“Big Sky” by Kate Atkinson, published by Little, Brown & Company, 2019

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Atkinson is a writer of exceptional detective procedural and historical novels. Big Sky is the latest featuring her slightly muddled protagonist, Jackson Brodie. A retired police Detective Chief Inspector in a major city, he is now a humble private detective who followed a former lover to the seaside of Yorkshire to be with his teen age son, Nathan, and an aging black lab, Dido.

True to this type of plot, Brodie is hired to identify some baddies by the wife of a covert operator in human trafficking. The plot is interesting as Atkinson weaves the relationships among types of friends. According to Vince, one of the friends who recently lost his job and his wife, there are golf friends, work friends, old school friends—then there are friend friends, harder to come by. And, as we have experienced, when you are with a group of golf friends that contains several friend friends, it’s hard not to feel on the outside. But when friends are engaged in human trafficking, it’s good to be a bit on the outside.

This is a story told in the details. So savor the slow build and the rather predictable denouement. Recommended for a fun read of the Brit detective genre. Great fodder for a BBC-like series.

“The Snakes” by Sadie Jones, published by Harper, 2019 – Short Book Review

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Like a snake shedding its skin, The Snakes turns from a modern story on the effects of the acquisition and spending of infinite money on families into a murder thriller. Various feelings and suppressed concerns of the characters, Dan and Bea, lower middle-class young marrieds, Alex, brother of Bea and damaged family goods who manages a run-down hotel in France, Griff and Liv, parents escaping the unintended consequences of their lives. Bea shed her skin of privilege by leaving her family, happily working as a certified therapist among the undeserved and marrying Dan, a mixed-race artist scraping together a living as an estate broker.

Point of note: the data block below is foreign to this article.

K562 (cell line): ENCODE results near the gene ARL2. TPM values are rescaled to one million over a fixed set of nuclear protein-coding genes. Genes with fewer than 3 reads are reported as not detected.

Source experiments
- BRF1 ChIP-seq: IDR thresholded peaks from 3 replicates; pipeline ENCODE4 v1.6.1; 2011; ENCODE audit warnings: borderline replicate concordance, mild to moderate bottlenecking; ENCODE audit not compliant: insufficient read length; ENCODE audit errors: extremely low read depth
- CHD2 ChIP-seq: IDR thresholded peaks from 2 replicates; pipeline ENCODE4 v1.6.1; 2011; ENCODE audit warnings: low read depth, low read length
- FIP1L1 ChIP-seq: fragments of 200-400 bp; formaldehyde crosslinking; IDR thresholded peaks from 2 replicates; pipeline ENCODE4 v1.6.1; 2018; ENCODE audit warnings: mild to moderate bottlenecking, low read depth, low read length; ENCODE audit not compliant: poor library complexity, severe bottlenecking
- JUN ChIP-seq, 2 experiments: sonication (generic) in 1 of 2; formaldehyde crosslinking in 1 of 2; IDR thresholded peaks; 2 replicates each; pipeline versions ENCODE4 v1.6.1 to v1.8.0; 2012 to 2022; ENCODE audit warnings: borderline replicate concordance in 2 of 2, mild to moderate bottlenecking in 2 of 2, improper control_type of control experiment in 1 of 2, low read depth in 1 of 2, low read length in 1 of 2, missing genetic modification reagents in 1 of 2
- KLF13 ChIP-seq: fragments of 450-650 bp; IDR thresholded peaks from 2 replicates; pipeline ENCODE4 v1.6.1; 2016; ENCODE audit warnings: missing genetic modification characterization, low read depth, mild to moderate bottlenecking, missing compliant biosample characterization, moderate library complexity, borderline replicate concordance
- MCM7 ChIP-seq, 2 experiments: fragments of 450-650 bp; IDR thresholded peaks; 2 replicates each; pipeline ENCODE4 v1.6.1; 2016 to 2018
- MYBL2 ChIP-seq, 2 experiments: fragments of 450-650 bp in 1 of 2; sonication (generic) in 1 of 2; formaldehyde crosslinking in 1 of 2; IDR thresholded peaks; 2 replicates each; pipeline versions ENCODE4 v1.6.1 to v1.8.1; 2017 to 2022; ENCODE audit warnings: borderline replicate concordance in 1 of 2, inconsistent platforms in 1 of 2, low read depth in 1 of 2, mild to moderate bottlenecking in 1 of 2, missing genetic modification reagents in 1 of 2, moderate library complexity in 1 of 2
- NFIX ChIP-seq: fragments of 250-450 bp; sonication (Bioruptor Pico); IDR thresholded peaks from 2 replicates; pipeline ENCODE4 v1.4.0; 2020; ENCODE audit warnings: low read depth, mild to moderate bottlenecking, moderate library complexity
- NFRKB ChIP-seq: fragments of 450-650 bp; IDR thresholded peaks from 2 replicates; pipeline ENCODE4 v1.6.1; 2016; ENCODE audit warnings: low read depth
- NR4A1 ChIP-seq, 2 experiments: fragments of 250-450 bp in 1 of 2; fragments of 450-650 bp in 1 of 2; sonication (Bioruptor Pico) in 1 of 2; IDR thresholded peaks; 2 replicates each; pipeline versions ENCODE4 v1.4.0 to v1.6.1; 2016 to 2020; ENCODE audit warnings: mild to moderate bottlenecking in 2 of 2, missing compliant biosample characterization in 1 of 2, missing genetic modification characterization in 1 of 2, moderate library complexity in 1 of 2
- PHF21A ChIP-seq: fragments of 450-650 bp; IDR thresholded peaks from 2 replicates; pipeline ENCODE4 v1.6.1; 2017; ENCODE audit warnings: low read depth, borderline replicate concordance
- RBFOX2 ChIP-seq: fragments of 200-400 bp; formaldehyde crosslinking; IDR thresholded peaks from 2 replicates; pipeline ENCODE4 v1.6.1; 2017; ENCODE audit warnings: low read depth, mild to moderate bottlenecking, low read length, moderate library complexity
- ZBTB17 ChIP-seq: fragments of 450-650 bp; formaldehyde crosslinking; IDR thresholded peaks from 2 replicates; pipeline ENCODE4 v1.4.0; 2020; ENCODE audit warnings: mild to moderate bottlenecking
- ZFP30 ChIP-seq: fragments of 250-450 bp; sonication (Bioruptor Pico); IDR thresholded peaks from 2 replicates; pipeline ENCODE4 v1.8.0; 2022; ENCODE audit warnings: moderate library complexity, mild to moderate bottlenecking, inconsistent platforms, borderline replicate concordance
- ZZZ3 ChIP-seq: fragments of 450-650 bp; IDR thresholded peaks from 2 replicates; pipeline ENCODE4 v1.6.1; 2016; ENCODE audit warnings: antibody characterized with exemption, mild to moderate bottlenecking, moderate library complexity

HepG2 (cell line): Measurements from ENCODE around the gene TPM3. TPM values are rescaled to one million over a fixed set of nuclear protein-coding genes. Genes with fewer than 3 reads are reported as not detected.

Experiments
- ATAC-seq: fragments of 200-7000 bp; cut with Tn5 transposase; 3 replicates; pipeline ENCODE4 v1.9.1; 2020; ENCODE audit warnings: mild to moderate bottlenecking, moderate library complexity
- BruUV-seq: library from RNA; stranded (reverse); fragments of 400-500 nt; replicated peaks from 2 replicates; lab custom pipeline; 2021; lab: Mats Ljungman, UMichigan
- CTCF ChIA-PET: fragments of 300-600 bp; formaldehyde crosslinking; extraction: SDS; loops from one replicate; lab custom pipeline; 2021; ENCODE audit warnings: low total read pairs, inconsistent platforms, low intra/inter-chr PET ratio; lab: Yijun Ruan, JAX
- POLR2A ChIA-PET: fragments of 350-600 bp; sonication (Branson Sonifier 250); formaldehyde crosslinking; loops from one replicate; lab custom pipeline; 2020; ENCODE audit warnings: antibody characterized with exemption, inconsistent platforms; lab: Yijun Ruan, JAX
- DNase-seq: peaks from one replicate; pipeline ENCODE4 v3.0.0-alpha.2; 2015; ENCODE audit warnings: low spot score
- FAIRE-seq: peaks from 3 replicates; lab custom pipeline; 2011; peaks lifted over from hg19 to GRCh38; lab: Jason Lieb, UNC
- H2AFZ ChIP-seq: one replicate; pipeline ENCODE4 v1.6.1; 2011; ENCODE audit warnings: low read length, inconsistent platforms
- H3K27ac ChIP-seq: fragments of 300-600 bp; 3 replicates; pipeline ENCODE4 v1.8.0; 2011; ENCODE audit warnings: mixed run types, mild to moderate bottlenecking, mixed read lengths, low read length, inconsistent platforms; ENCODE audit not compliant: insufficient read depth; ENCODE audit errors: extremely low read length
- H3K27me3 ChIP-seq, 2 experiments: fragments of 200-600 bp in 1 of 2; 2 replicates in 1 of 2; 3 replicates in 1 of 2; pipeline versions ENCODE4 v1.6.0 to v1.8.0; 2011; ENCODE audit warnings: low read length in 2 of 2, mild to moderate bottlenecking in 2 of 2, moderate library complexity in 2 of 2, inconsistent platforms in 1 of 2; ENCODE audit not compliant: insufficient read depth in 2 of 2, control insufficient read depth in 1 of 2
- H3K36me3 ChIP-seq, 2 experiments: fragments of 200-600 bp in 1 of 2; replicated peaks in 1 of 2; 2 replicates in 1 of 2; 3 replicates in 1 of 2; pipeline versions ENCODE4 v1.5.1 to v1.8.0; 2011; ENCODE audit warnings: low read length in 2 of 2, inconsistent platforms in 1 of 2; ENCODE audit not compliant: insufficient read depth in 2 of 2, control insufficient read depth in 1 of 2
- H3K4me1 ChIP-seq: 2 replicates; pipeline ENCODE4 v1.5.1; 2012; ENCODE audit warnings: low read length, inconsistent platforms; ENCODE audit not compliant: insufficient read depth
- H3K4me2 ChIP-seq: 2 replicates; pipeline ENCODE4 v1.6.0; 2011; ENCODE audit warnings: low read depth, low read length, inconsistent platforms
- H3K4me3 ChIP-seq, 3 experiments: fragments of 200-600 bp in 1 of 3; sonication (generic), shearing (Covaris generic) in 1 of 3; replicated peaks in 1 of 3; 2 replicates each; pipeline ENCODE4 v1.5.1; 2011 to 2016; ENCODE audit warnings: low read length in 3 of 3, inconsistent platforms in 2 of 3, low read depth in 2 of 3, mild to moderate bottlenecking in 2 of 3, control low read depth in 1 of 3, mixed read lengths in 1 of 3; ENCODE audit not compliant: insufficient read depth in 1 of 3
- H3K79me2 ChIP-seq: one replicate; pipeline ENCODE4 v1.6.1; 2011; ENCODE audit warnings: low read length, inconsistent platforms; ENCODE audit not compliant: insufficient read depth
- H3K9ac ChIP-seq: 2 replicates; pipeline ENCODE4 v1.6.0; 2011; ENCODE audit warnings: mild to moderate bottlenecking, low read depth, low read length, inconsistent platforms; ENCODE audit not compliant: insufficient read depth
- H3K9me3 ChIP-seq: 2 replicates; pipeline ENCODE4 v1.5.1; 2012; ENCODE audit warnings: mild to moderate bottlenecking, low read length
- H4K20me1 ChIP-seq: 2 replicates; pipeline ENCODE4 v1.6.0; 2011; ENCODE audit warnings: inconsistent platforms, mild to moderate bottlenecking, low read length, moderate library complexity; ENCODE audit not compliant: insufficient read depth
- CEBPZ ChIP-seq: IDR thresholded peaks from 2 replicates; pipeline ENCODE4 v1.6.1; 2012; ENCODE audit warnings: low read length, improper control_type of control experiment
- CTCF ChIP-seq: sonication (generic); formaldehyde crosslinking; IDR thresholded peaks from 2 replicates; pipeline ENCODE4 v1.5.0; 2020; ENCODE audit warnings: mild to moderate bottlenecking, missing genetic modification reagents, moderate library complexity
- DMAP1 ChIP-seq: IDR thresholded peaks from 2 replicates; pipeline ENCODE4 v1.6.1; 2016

Bea and Dan shed the humdrum of their lives by taking a three-month holiday touring the Continent. They stop to visit Alex. Clearly the hotel and his life are in shambles. His death/murder brings Griff and Liv to France and the plot takes off—but it’s about half-way through the book.

Enjoyable reading if you don’t mind a bit of gore and a realistic end. Good, facile writing.

“O My America! Six Women and Their Second Acts in a New World” by Sara Wheeler, Farrar, Straus and Giroux, 2013

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The premise is fascinating. Six women who traveled to the new United States of America from England in the 19th century—none of them connected save that each wrote a memoir of the experience. They did not stay in the safe confines of New York and New England. They went to the interior via steam and sailboat, railroad, horseback and on foot. Each was or became financially independent, mostly because of their writing, and all eventually returned to England. I was familiar with two of them: Fanny Trollope, mother of Anthony Trollope, my favorite late 19th century British novelist, and Isabella Bird, a traveling Scots woman who “wintered” in Estes Park, Colorado with William Nugent, aka Comanche Bill, a renowned mountain man.

With an Introduction and six chapters, Wheeler tells the stories of these brave women, integrating them with her personal story as she approaches middle age. She follows the trails of her heroines’ journeys, not attempting to recreate the impossible, but gathering the shared images of the mountains, rivers and plains. Wheeler is also British and had an early awakening experience when she resettled in the U.S. and learned firsthand the value of our somewhat classless hospitality.